As a result, the NRSC has suspended its digital radio standards-setting process, which is vital to the launch of new radio sets. The NRSC says digital radio cannot be rolled out to consumers until iBiquity Digital of Columbia, Maryland- the company that is providing the digital technology- gets it right.
iBiquity Digital planned to use a technology called in-band, on-channel (IBOC) broadcasting that squeezes both the old analogue radio and the new digital radio signals into the frequencies currently used by AM and FM channels. Listeners would need an IBOC-compatible radio to receive the digital signals, but these cannot be manufactured until the NRSC sets the standards.
The official suspension of the standards is a victory for the Amherst Alliance, a protest group that includes broadcasters, audio webcasters and what spokesman Donald Schellhardt calls "good old-fashioned concerned citizens".
Last October, Amherst petitioned the US Federal Communications Commission to abandon IBOC and test alternative systems, such as the proven European Eureka system that has been adopted, or is being adopted, by most other countries.
iBiquity Digital was formed two years ago from the merger of Lucent Digital Radio, a division of Lucent Technologies, and USA Digital Radio. IBOC uses Lucent's Perceptual Audio Coder (PAC) software to compress sound into very slow digital data streams- similar to that of a fast dial-up modem. PAC constantly analyses the sound and throws away what it calculates the ear doesn't need to hear.
The overriding advantage is that the data rates are so slow that the digital signal can be broadcast alongside existing analogue AM and FM stations, without the need for extra radio frequencies. iBiquity claims "richer-sounding music" and "compact-disc-like quality". But Amherst has warned all along that the sound quality of IBOC is poor and that its signals will interfere with analogue radio. NRSC now agrees.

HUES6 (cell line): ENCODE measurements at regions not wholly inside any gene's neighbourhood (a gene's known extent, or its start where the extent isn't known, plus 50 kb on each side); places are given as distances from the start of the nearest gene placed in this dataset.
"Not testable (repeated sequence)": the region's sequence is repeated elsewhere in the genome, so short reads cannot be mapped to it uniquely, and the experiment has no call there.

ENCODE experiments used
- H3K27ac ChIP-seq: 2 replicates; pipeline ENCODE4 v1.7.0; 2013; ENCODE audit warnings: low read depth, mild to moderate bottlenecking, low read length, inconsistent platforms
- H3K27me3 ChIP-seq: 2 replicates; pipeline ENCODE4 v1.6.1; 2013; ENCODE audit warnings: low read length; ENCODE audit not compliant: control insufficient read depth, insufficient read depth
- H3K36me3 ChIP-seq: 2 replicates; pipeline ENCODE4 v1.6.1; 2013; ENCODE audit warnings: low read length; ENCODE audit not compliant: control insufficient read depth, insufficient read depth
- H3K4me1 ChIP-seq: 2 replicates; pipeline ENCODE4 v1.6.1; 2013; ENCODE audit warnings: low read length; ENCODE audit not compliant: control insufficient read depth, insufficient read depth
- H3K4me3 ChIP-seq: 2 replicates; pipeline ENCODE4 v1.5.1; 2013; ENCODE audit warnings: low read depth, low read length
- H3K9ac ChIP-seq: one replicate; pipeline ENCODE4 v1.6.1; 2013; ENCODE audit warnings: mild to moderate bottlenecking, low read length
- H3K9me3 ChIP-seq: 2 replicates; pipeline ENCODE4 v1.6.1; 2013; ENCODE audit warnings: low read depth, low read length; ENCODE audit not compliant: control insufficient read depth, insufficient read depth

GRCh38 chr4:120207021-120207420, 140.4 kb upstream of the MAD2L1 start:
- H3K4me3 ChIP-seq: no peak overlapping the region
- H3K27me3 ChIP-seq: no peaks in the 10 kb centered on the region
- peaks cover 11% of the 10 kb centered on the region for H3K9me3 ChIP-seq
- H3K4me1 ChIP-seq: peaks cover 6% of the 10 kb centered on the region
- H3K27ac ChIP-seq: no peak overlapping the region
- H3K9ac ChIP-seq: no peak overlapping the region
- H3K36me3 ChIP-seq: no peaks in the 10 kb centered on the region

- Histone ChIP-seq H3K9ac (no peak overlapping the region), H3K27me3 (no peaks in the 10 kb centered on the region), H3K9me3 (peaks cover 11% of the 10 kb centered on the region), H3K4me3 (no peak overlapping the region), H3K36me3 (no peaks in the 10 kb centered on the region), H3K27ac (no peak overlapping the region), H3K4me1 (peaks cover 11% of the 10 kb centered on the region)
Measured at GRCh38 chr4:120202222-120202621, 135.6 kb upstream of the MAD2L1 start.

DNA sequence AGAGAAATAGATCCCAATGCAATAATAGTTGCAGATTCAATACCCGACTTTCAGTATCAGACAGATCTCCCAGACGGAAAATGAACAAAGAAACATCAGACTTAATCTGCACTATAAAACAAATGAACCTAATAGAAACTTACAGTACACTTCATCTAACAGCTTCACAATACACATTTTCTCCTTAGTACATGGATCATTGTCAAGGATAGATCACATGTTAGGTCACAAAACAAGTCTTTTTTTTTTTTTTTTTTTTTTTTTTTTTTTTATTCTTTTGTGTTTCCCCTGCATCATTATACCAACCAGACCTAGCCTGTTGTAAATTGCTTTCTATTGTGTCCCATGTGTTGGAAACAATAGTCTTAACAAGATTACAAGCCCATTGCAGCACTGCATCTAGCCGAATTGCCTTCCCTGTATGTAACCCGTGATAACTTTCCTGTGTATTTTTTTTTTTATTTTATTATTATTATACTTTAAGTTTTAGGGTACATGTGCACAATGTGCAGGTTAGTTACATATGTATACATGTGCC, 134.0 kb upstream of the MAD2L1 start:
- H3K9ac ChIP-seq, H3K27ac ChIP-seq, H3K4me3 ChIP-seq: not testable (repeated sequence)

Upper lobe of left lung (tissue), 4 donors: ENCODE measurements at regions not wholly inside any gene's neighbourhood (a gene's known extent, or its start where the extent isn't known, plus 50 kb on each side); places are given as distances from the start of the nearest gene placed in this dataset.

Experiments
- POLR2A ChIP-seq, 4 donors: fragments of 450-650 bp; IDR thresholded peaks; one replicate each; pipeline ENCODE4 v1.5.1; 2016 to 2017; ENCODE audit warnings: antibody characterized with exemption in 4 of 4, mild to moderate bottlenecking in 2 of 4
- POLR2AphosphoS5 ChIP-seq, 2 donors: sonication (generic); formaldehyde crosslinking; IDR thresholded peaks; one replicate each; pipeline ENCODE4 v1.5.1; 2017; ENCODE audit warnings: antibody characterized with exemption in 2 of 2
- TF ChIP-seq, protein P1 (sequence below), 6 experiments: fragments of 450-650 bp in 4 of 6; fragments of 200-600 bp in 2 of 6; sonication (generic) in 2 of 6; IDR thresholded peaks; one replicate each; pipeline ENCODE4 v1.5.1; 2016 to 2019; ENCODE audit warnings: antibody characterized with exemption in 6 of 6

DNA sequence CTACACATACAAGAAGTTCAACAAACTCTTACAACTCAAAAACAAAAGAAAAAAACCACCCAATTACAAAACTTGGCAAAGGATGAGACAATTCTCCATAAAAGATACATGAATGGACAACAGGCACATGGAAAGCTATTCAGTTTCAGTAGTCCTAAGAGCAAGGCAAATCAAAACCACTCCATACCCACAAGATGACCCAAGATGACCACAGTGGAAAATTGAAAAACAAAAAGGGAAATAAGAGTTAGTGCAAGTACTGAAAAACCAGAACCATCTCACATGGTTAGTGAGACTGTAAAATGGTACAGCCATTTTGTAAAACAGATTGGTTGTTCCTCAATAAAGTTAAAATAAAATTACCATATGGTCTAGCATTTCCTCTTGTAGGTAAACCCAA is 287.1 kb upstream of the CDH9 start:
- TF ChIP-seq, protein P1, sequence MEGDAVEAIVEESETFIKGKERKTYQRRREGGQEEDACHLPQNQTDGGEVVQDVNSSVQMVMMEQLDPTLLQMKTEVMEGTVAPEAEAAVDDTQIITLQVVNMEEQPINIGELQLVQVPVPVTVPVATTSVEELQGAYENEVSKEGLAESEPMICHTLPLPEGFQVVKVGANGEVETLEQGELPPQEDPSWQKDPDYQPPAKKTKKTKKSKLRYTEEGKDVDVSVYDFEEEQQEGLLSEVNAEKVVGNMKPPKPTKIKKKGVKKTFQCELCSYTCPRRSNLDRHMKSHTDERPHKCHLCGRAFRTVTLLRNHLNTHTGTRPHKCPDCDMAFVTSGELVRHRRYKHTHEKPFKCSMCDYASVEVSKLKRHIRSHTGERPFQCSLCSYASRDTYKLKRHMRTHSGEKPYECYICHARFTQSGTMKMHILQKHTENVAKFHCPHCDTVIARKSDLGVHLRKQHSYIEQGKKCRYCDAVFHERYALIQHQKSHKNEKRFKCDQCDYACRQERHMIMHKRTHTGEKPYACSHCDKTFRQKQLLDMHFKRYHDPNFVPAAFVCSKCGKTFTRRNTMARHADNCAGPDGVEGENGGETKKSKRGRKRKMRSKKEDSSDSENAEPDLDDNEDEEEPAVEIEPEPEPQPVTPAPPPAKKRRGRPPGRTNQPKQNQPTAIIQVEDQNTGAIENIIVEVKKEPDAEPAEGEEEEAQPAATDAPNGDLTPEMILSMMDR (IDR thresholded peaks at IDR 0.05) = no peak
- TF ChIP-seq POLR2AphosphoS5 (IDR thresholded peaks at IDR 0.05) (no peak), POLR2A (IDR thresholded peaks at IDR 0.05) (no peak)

There are "growing concerns over the audio quality", says the NRSC, blaming "poor performance" of the technology at low digital bit rates. This raises concerns over performance at higher bit rates. When bit rates are too low, digital sound becomes coarse, like cellphone sound. Crucially, the signal can also interfere with the standard AM or FM radio signal it sits beside.
By contrast, Europe's Eureka-based Digital Audio Broadcasting system uses much higher data rates- up to 196 kilobits per second- and needs completely new frequencies to carry the high-speed signals. Amherst says eight years of broadcasts and booming sales of digital radios in the UK have proven Eureka's sound quality to be good, largely free of interference and "superior" to IBOC.
In February this year, the powerful National Association of Broadcasters (NAB) accused Amherst of trying to "throw sand in the gears" with "frivolous charges and makeweight issues". But now the NRSC, which is sponsored by the NAB, has thrown its own sand by complaining about the IBOC sound quality and freezing official approval unless it improves.
Charles Hutton, a radio engineer from Seattle who works with the Amherst Alliance, says: "I'm amazed at the NRSC's decision. Everyone thought IBOC audio quality was mediocre at best...Finally the Emperor was found to have no clothes."
iBiquity says it concurs with the NRSC's decision to delay roll-out of digital radio. "We have an ongoing improvement plan," says a spokesman.
Author: Barry Fox
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New Scientist issue: 31 MAY 2003
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